Inside N22: Get Provoked at Bangkok’s Insurgent Arts Home

By Genevieve Glatsky

BANGKOK — A dusty, unremarkable residential area off Naradhiwas Road seems an odd location for the hub of Bangkok’s next generation of contemporary artists – but that’s exactly what the owners of N22 have in mind.

Only two years old, the high-ceilinged, open-air warehouse – housing Gallery Ver, Cartel and Tentacles – already has a reputation for pushing boundaries. Enough so that a group of soldiers walked in one year ago – someone mistakenly thought a former lese-majeste convict was exhibiting there – and ordered staff to take down five unrelated works they happened upon.

“We need urgently a space that we can culturally move against the suppression of the Thais under the military for 10 years,” said Cartel owner Mit Jai Inn.


The contemporary artist from Chiang Mai is the most explicit when discussing his gallery’s bent and desire to push boundaries – even the most sensitive ones. In April, he hosted an exhibition by Pronthip Mankong, the former prisoner and activist that had drawn military interest a year prior.

Founded by Rirkrit Tirvanija – best known for installations that cook food for gallery-goers – N22 is the latest iteration of his attempts to create a space that cultivates young contemporary artists.

World-renowned Rirkrit opened the first incarnation of Gallery Ver in 2006 with artist Pratchaya Phinthon after they noted the lack of spaces for young talents to enter the art world outside of government and corporate-sponsored competitions.

“In that time if you wanted to have an exhibition, you had to have some award to guarantee yourself,” said Jirat Ratthawongjirakul, Gallery Ver’s managing director. “Or those galleries don’t want you to exhibit at all.”

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Gallery Ver – named for audio-visual magazine Over that Pratchaya published from 2000 to 2004 and later shortened to Ver – first sat across the river in Khlong San. Three years later it relocated close to Khaosan Road before shutting down due to internal conflict in 2012.

Jirat was recruited later that year to launch a new spot at the old Train Market back when it was behind Chatuchak.

When the city evicted that market in 2013, they held exhibitions and pop-up projects for several years while looking for a new spot. By then, Pratchaya had stepped down as director.

Rirkrit was inspired by the Gillman Barracks art cluster in Singapore and was looking for a warehouse to do something similar in Bangkok.

He settled on the current spot in the Sathorn area and recruited the owners of Cartel and Tentacles to share the space, as well as artist Be Takerng Pattanopas, who rents a private studio there. Since then they have added commercial art galleries Artist+Run and La Lanta.

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After getting off the ground in 2016, the cluster – known as N22 – gained a reputation for provocative political work in a city art scene that often shies away from it.

It was Harit Srikhao’s Whitewash exhibition, which featured scenes from 2010’s Bangkok street protests, that soldiers took issue with when they stumbled into Gallery Ver in June 2017.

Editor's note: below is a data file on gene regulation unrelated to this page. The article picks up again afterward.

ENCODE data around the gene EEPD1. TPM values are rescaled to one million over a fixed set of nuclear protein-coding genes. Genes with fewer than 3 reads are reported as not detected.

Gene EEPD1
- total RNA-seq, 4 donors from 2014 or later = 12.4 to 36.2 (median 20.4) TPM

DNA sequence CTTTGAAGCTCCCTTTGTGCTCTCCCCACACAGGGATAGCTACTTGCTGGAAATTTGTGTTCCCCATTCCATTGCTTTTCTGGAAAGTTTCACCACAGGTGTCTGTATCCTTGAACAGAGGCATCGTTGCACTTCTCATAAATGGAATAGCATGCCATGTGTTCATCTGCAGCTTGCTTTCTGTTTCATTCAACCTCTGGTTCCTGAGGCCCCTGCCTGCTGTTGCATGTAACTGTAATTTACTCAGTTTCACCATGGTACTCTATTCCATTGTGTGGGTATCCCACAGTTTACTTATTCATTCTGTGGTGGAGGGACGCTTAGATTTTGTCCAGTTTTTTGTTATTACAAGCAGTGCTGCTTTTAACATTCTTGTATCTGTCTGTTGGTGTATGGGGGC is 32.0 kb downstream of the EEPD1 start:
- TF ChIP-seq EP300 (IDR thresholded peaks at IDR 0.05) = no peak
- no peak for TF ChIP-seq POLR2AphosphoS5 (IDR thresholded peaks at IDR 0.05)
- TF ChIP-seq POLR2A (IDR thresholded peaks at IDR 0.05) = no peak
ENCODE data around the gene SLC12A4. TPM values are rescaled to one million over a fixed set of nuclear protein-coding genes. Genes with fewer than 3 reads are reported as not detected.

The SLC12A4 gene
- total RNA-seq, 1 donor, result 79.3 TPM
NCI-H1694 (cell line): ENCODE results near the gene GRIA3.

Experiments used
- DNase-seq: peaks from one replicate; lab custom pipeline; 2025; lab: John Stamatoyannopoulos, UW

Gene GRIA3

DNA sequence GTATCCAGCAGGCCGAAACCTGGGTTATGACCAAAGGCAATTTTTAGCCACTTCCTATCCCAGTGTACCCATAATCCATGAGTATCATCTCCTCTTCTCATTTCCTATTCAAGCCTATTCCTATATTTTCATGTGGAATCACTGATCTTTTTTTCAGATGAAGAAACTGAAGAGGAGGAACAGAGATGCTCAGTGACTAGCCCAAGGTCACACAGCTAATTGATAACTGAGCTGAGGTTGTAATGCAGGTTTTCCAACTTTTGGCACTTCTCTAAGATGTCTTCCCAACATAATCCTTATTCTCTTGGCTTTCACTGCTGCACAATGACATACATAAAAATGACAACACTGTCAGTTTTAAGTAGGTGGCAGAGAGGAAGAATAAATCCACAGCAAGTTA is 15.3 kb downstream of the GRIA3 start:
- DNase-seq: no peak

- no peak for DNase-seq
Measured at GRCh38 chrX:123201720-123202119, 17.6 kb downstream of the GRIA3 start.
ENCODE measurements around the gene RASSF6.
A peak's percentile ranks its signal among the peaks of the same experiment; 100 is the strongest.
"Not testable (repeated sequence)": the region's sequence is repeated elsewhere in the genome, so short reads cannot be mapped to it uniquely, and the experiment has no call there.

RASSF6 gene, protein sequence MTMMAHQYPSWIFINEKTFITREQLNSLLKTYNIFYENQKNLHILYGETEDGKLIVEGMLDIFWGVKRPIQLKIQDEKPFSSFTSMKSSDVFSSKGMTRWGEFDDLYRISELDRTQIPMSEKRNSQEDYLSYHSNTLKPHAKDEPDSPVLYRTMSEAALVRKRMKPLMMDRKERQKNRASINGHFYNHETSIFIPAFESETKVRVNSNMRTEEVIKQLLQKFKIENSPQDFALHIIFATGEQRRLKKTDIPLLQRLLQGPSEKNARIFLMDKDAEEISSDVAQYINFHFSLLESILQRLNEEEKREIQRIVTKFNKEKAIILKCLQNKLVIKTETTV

But Jirat says the space isn’t intended to focus only on political issues, rather more broadly on the “here and now,” adding that he has reluctantly censored his artists to avoid trouble now that the galleries are under regular surveillance.

“When the artist has a project about a political issue, I have to ask them what kind of work they will do,” he said. “And if it’s too much, I have to tell them ‘Oh maybe can we change it to be something like this,’ instead of the original concept, which is not good. We can’t call this democracy.”

Cartel’s Mit is unconcerned about military intimidation.

In April, he invited Pronthip, who was jailed two and a half years for a satirical play, to display her work at Cartel.

“We’re open for everything, it can even be against the criminal code of 112,” he said. “I volunteer to share the destiny with them. We can go to jail anytime.”

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She has an upcoming solo show there next month. In late June, the gallery opened an array of artifacts from the time period after the 1932 Revolution that ended absolute monarchy – a subject now taboo.

Tentacles owner Henry Tan is more reserved, saying he hopes the space can provoke constructive discussions to “create awareness or dialogues.”

Jirat says his main aim for the space remains to support young artists by launching their work into major museums, courting international collectors and coordinating exchange programs with foreign galleries and artist residencies.

This is a vision he shares with Henry, whose experimental gallery is focused on workshops and residencies.

Despite a growing arts scene, spurred by events such as the Bangkok Biennale and the indie rival Bangkok Biennial, Henry say it is still hard for young artists – especially those exploring controversial themes – to gain support. That’s why he says the prestige of owners such as Rirkrit and Mit Jai Inn helps offer visibility to collectors and international arts circles.

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But Jirat also sees N22 as a future arts and culture district. He hopes to attract designers, filmmakers and photographers. Already N22 has hosted discussions, documentary screenings and performance art shows.

“I want this to be the first place art lovers think of when they come to Thailand,” he said.

Thanet Awsiniri, an artist and lecturer at Bangkok University who is a frequent visitor, said he is pleased at how the space has inspired young people.

“I think the arts scene in Thailand is like Thai politics and Thai society,” he said. “It’s about to change.”


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